Thanks to Sonya Bhagat for introducing me to today's poem
(Poem #614) The pennycandystore beyond the El
The pennycandystore beyond the El is where I first fell in love with unreality Jellybeans glowed in the semi-gloom of that september afternoon A cat upon the counter moved among the licorice sticks and tootsie rolls and Oh Boy Gum Outside the leaves were falling as they died A wind had blown away the sun A girl ran in Her hair was rainy Her breasts were breathless in the little room Outside the leaves were falling and they cried Too soon! too soon!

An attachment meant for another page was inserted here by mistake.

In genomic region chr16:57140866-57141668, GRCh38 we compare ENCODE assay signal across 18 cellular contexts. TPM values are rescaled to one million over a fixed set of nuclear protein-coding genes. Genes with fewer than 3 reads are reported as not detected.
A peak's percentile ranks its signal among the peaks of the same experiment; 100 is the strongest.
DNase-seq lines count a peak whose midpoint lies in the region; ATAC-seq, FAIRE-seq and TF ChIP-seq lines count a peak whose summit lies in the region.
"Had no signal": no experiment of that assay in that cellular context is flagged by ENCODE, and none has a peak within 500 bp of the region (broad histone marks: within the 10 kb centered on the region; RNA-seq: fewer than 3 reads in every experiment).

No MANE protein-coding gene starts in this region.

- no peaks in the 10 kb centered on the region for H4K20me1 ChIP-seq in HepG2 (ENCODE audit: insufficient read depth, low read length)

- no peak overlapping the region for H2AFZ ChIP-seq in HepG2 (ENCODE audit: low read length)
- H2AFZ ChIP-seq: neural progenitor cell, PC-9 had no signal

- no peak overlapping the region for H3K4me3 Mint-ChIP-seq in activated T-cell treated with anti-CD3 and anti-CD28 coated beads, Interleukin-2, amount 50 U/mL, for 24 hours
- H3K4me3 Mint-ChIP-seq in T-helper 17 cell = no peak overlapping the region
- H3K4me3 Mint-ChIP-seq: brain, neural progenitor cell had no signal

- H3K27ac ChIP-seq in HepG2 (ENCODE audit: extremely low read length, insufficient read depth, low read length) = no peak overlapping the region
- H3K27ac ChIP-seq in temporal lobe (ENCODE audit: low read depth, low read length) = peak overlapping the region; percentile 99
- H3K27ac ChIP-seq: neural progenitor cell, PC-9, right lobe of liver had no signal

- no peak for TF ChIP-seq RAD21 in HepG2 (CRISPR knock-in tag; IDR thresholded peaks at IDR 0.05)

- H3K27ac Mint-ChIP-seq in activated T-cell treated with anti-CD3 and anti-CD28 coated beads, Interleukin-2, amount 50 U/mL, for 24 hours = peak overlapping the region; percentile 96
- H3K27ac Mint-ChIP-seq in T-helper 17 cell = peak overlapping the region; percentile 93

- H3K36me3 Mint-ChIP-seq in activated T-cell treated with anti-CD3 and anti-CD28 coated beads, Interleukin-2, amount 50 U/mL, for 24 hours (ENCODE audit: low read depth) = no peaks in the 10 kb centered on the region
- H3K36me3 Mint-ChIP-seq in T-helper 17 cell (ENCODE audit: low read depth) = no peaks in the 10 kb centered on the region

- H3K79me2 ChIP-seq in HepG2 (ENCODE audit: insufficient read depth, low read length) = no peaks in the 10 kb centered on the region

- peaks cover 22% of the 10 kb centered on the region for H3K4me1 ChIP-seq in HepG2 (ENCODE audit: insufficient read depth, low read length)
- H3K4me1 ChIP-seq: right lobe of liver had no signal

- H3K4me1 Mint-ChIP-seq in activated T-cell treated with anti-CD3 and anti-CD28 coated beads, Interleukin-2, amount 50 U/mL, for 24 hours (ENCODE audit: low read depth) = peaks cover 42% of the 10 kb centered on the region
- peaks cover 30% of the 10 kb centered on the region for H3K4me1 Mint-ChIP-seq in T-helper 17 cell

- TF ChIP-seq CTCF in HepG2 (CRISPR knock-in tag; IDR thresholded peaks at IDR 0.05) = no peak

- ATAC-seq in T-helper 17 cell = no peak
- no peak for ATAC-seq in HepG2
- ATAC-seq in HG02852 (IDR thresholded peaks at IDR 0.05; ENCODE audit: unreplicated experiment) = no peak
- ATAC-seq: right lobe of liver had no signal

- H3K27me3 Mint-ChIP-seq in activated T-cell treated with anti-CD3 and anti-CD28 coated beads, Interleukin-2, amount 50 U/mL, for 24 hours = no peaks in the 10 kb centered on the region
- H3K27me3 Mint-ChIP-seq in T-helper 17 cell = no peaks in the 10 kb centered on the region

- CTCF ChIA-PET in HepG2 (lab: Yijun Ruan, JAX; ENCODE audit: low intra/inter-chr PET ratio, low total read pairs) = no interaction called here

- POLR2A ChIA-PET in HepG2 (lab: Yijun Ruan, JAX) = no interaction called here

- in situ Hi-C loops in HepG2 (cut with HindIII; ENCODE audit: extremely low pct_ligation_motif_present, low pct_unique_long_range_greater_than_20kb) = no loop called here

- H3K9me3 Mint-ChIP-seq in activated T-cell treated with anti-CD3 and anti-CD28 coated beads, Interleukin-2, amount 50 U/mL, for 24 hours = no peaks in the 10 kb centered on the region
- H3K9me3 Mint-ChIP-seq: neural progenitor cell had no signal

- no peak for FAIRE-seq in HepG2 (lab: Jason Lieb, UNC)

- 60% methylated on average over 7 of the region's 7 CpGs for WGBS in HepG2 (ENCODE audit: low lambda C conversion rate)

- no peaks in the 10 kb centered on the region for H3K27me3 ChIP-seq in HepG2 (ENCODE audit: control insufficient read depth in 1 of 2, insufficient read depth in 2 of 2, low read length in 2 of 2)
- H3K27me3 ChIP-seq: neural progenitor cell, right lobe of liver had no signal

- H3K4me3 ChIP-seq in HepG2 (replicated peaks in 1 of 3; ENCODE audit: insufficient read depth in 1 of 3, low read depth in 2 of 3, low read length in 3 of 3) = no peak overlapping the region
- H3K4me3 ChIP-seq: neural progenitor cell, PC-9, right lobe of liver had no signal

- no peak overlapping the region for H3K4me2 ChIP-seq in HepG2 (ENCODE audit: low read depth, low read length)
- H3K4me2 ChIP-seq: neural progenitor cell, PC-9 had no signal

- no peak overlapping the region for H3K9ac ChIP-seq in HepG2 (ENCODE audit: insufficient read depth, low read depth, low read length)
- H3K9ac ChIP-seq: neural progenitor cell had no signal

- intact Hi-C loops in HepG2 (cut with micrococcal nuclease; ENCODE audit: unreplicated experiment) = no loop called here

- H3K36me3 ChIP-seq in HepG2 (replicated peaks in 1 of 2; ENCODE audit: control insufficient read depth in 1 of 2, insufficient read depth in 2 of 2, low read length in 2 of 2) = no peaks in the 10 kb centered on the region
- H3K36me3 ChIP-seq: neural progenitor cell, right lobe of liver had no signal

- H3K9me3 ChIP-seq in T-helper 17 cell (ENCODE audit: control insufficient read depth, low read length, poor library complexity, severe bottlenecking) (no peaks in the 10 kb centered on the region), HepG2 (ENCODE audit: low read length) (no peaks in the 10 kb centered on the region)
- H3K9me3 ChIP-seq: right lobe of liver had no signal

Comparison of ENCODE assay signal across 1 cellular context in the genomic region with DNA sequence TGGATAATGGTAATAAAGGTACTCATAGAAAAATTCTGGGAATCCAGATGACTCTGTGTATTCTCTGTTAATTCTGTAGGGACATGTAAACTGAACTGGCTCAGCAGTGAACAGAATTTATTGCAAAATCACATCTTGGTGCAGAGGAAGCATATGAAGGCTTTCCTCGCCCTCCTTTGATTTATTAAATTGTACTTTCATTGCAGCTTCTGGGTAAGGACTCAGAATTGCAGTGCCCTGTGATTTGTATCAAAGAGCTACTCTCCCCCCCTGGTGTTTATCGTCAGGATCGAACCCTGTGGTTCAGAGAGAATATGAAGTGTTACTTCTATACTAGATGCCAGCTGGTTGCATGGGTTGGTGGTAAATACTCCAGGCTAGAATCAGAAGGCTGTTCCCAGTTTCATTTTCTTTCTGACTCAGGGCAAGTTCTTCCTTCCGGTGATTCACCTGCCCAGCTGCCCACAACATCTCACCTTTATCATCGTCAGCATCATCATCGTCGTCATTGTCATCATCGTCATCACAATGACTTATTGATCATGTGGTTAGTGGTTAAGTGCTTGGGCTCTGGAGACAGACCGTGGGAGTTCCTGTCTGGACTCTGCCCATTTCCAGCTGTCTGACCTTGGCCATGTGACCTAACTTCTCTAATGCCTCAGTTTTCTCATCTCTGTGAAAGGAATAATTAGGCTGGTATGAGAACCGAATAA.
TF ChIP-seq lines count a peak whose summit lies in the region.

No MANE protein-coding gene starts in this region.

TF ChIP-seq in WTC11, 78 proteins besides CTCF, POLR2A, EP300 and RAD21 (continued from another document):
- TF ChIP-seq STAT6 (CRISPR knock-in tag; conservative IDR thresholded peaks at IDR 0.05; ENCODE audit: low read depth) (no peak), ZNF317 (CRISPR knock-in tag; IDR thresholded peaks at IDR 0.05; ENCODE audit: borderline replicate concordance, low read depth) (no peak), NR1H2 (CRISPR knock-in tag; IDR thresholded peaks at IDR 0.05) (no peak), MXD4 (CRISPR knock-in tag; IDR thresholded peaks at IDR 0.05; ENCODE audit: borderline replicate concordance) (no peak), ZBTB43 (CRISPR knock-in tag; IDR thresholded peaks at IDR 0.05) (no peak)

Note: The El was the New York City '9th Avenue Elevated' railway line Today's poem touches upon another of my favourite themes - the magic unreality that childhood can imbue the world with. The pennycandystore (and don't you just love the way it's runtogetherasoneword?) takes on the aspect of an enchanted cave, a little enclave of magic, wonder and, of course, candy offering a retreat from the grey September day. The contrasting images are nicely drawn - the glowing jellybeans and the cat atop the counter within, and without, the rain, the sunlessness, and the 'leaves falling as they died'. And as a distinct chord, there's the fact that the half-light, the rainy autumnal setting has a magic all its own - a slightly more personal reading of the poem, perhaps, but one borne out by phrases like 'a wind had blown away the sun', and the girl whose hair was 'rainy'. It's mostly the connotations of the words - 'wet' is damp, sodden, unattractive. 'Rainy' is little drops of water sparkling even in the semi-gloom of the afternoon, complementing the image of the flushed, 'breathless' girl. Of course, the symbolism in the last verse is a gloomy reminder that all this is evanescent, that childhood passes too soon. But, as the girl running into the candy store seems to proclaim, for the moment, it doesn't really matter, does it? Biography: Levi Asher's 'Literary Kicks' site has an excellent biography and assessment of Ferlinghetti. Quoting a bit I particularly liked Ferlinghetti is still active today as a poet and as the proprietor of City Lights. I hope I won't seem politically incorrect for saying this, but after immersing myself in the writings of the guilt-obsessed asexual Jack Kerouac, the ridiculously horny Allen Ginsberg and the just plain sordid William S. Burroughs ... it's nice to read a few poems by a guy who can get excited about a little penny candy store under the El or a pretty woman letting a stocking drop to the floor. -- http://www.litkicks.com/People/LawrenceFerlinghetti.html I'd strongly encourage you to go read the full thing, and explore the rest of the site while you're at it. Links: For a beautiful page on the El, complete with pictures, see [broken link] http://www.nycsubway.org/irt/irt-els/9th-ave-el.html Penny candy seems to be a dying tradition, albeint one being revived by nostalgists. See http://lkwdpl.org/lore/lore148.htm for example. Let me recommend once again the Literary Kicks site http://www.litkicks.com, a vibrant paean to the Beat generation, and Asher's other project, a self-styled 'web album' entitled 'Queensboro Ballads' which no lover of NYC should miss, at http://www.levity.com/brooklyn/. The first poem today's called to mind was Millay's 'The Unexplorer', poem #49 Not far behind it was Heaney's 'Song', poem #61 And, on the New York front, 'Teasdale's Central Park at Dusk', poem #464 -martin